Friday, March 23, 2012

بسم الله الرحمن الرحيم

The birth of the Prophet (pbuh) and the birth of Pakistan (pbui) are announced with the same call in Lahore: a series of cannon blasts at zero dark thirty. Given the official religion of the country, I suppose you could justify some sort of celebratory equation between the two events. My own skepticism on this point, however, caused me to stir impatiently beneath the bed sheets while waiting for the cannon's boom to subside. It took awhile before the echoes died down and the bulbul resumed their warbling through the window bars.

The separation of Church and State is so basic to the American framework, it's hard for me to sit still when I see it breached -- including in my own country, and including in those off moments when I agree with the religious sentiment being expressed. Mixing religious faith and state endorsement allows the state not to safeguard religion, but to safeguard itself from people's ability to evaluate and decide their own identities and allegiances -- decisions that might lead to replacing the state. It indicates a lack of the state's faith in the strength of its own mandate rather than a commitment to religious tenets. For that reason, state religion is designed to force all sorts of uncomfortable public displays on citizens: prove your religious belief is strong enough and "right" enough for you to be a real patriot. Prove your identity as a citizen by "out-faithing" your colleagues, or risk state censure. How convenient that this public proof of religious commitment also affirms the state's legitimacy. Fine-grained discussion on questions of identity and allegiance are duly subjugated in favor of one-size-fits all public symbols, the meaning of which the state decides. You're either with the state-cum-religion, or you're not.

Now that I represent the American state, these uncomfortable public displays are more and more on my mind. The azan sounds, so I cover my head to be respectful to Islam. But it's not really me being respectful to Islam, right? Because (as I myself am no longer merely a person, but a symbol of the U.S.) the act can no longer be a matter of personal conviction, but of trying to convince others that the U.S. respects the official religion. And when I look around and see that some women have covered and some have not, I worry that my covering is saying more than 'The U.S. respects your officially mandated religion' but maybe instead is saying 'I agree with your approach to religion' or 'Women ought to cover' or 'It's okay to force this public display of belief on people'. But it's really not okay with me, is the thing. If my 8th grade self who refused to recite the Pledge of Allegiance due to its unconstitutional mixing of God and state saw me dutifully covering for Quran readings in public universities, I don't think she'd have anything good to say. How can I explain to her -- to anyone -- that I only mean the first thing when I cover my head and not all the other possible meanings that follow?

Thursday, March 15, 2012

The Asides of March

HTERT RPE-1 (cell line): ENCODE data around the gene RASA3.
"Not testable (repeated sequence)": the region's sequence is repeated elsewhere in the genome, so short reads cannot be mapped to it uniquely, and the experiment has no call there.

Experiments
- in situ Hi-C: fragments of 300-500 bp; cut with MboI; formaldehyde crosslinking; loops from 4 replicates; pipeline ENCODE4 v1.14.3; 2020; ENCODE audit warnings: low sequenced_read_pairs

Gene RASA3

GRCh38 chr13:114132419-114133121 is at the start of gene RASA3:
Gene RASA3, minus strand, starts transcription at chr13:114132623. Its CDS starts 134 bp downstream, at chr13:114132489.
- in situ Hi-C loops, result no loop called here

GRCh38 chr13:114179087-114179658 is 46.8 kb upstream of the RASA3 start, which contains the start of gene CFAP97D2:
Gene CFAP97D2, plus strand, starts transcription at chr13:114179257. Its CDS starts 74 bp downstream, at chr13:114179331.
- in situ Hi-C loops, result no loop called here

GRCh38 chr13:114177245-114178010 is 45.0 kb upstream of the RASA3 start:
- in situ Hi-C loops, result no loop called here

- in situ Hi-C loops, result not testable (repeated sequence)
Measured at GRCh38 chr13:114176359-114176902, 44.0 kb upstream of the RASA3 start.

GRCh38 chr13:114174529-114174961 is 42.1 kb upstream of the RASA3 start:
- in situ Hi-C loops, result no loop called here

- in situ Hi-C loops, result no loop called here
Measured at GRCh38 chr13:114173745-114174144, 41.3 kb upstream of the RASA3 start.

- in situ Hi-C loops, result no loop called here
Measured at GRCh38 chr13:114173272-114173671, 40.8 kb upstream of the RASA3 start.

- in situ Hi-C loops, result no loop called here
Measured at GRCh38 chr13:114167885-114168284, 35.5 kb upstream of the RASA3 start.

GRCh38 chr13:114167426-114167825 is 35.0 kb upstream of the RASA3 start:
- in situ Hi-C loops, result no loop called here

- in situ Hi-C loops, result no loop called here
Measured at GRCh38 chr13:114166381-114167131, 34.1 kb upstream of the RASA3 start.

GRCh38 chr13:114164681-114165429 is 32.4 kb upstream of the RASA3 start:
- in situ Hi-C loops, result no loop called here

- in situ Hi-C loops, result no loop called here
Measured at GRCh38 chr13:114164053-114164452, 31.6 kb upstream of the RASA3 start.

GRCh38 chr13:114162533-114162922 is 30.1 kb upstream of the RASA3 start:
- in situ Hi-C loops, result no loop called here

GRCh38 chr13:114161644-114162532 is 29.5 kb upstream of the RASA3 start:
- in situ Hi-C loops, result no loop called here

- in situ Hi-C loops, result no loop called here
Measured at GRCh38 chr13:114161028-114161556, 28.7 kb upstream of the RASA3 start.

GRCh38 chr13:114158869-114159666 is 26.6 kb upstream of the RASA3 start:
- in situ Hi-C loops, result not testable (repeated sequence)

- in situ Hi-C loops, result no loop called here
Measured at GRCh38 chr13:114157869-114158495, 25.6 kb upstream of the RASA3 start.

When I was younger I had this awesome kite designed to resemble a giant bat. The day it got tangled up in a streetlight in our church parking lot, broke loose, and sailed away to some higher calling was awful in the truest sense of the word: watching the string wrap around the lamp post in a death grip was somehow numinous. Mom helped me build a new kite out of two dowel rods and some plastic sheeting, but it never quite filled me with the same sensation of otherworldly transgression as the bat kite did, not even when I took to scaling the two-story tall church building and flying it off the roof. I'm sharing all this so you'll understand why I was so excited to see Basant in Lahore. Everything I read about it poked directly at the youthful, vampire bat-loving part of me that -- half way up the church wall with my kite dangling from one arm -- reveled in the certainty that if the fall didn't kill me, Mom and Dad surely would.

Anyone who follows Pakistan will recognize immediately that my Lonely Planet was woefully outdated and that the Punjab government -- in a show of parental concern -- no longer allows kites or public [read: Hindu-influenced] springtime festivals. This was further underscored for me when I attempted to buy kite string at the local all-purpose store. After explaining in an over-loud voice "We don't sell that kind of illegal material here," the salesman leaned in closer and continued in a conspiratorial whisper, "but if you go down to the Old City, I know some people who could help you." I did not take him up on his offer, although the idea of getting PNG'd for buying a spool of string was strangely appealing. Illegal kite string sales are probably directly funding the Pakistani Taliban (likely also America's fault).

To make up for the lack of kites, Lahoris compensate by redoubling their bird feeding sadaqah efforts. I'm pretty sure that 'gaining goodwill through tossing meat to hawks' is to Islam as 'gaining goodwill by tossing pennies into wells' is to Christianity, but I'm afraid to say this too loudly lest they ban sadaqah, too. I would toss a penny into my own fountain to wish a happy spring for Pakistan had we not filled it in a few months ago to try and slow the spread of dengue.